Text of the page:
Cargill took immediate steps to correct the problem and avoid future infestations. Basically, they added several more layers of antibacterial spraying:
Since the recall, Cargill has made several enhancements to its food safety programme. These include two additional antibacterial washes, intensifying an existing antibacterial system, disassembling and steam cleaning equipment before resuming ground turkey production, and requiring suppliers of turkey meat to add a new antibacterial wash.
Just one month after reopening the facility in question and with the new procedures in place, another 100,000 pounds of turkey had to be recalled.
Recently, I published Debunking a Paleo Strawman in response to Christina Warinner’s TEDx Talk, Debunking the Paleo Diet. Since originally publishing the article, I’ve included an audio version of it in the podcast Latest in Paleo (Episode 68: Debunking Paleo).
To make that audio even easier to share, I’ve placed that segment onto YouTube. There are some extra slides placed in the video that really make the meat shredding dentition easier to follow.
In this week’s show: we welcome Primal Pacs as a new sponsor, enjoy the comedy of John Pinette, debunk the Paleo debunking, dissect the latest meat scare, talk a bit about Paleo on The Dr. Oz Show, meet a girl who eats nothing but ramen noodles, and we consider the idea that diets are not lifestyles. After the Bell, we hear a mainstream view of gluten, followed by a far-from-mainstream look at money as expained by Alan Watts.
Check out the the photo of this billboard that Waleed S. snapped over at Washington Dulles International Airport. It states:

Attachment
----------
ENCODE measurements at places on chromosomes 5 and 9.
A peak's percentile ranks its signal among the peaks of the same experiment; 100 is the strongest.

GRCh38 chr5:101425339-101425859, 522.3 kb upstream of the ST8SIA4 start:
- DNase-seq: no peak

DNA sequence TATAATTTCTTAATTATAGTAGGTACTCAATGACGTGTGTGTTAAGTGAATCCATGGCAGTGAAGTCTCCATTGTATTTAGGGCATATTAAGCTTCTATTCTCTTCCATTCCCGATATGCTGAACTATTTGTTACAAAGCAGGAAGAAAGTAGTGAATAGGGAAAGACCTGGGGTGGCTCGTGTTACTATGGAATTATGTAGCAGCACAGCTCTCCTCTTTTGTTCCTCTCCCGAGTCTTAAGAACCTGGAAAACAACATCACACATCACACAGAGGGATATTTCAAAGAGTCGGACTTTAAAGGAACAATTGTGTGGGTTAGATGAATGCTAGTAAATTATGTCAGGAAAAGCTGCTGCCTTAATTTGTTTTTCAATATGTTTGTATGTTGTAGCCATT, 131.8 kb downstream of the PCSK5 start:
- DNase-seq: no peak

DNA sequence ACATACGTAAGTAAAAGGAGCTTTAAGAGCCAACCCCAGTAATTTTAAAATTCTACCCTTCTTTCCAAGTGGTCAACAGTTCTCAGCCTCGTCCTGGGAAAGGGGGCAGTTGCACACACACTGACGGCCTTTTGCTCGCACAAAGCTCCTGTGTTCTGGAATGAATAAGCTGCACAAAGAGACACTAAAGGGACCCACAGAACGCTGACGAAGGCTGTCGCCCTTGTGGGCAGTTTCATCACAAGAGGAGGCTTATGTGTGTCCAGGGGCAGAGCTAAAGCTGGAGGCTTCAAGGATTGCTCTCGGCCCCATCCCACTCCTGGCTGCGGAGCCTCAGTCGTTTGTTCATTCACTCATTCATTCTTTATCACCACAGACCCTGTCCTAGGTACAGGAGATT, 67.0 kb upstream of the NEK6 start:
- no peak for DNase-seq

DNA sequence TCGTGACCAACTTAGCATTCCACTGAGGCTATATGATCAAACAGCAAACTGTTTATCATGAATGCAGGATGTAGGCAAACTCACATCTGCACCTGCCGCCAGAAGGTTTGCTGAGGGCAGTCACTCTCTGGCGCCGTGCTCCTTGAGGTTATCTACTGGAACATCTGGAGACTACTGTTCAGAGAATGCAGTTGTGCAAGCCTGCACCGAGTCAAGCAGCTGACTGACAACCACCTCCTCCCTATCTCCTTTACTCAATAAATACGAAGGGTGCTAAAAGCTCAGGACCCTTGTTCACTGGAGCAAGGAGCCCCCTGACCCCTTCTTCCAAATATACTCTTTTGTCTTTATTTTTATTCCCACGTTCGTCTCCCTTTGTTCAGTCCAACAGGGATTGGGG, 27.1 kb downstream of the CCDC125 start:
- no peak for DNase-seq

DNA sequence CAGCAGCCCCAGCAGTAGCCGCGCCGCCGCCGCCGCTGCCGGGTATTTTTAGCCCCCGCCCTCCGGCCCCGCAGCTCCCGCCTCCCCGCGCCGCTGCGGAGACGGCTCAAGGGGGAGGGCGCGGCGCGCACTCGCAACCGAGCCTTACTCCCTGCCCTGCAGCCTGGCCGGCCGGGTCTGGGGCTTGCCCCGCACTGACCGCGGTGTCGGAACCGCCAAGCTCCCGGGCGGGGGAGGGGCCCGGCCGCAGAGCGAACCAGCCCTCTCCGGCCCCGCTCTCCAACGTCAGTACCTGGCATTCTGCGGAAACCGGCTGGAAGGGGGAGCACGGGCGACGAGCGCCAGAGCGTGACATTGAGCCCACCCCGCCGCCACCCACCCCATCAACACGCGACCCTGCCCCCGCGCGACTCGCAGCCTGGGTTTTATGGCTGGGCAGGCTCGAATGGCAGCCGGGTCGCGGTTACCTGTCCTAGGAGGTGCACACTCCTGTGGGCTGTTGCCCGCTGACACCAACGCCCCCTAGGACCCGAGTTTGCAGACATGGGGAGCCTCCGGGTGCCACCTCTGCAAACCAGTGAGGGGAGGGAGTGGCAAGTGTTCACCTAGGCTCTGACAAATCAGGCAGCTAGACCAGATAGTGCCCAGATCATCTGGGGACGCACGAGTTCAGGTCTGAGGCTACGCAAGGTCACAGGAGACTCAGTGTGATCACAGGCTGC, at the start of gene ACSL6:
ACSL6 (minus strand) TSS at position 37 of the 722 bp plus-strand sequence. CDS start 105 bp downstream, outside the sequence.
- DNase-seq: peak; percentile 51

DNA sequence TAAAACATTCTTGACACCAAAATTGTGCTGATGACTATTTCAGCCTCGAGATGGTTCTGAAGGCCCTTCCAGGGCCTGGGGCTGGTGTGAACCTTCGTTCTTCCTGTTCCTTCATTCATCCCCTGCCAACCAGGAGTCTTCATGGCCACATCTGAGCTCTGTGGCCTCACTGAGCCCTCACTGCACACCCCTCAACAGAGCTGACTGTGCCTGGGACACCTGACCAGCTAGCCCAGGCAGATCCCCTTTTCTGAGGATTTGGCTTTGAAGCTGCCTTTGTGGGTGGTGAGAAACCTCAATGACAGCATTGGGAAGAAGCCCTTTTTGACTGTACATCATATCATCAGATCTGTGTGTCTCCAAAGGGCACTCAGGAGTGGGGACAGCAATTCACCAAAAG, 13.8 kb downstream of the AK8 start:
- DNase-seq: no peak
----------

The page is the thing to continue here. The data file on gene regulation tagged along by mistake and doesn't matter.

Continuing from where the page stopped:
Once, kids played like their lives depended on it. If only kids still did.
I’m sure you noticed the overweight kid on the left side, who is apparently choosing potato chips over playing. But you know what? It’s not just the bag of chips that’s the problem here. Sure the junk food industry creates addictive, cheap foods…
The Entertainment Industry
Look at the right side of that see-saw. The ball that kid’s holding used to represent one of the primary vehicles for play that children could access.
But these days physical play is being replaced by techno-entertainment.
TV on demand. Video games. Netflix. Hulu. iTunes. Facebook. Twitter. Porn. And everything else on the Interwebz. The entertainment industry is huge, and they are pumping out products that are just as addictive as junk food, with much of it aimed squarely at children.
Remember the 17-year old girl who ate nothing but Chicken McNuggets (podcast • story)? She made it into the news after she collapsed and was rushed to the hospital, where she was found to be anemic, had inflamed veins in her tongue, and she had to be injected with vitamins. She claimed to have never even tried a fruit or a vegetable.
So perhaps it shouldn’t be too surprising that in a world with 7 billion of us hairless apes running (sitting?) around, there’s also an 18-year old out there who lives exclusively on Ramen.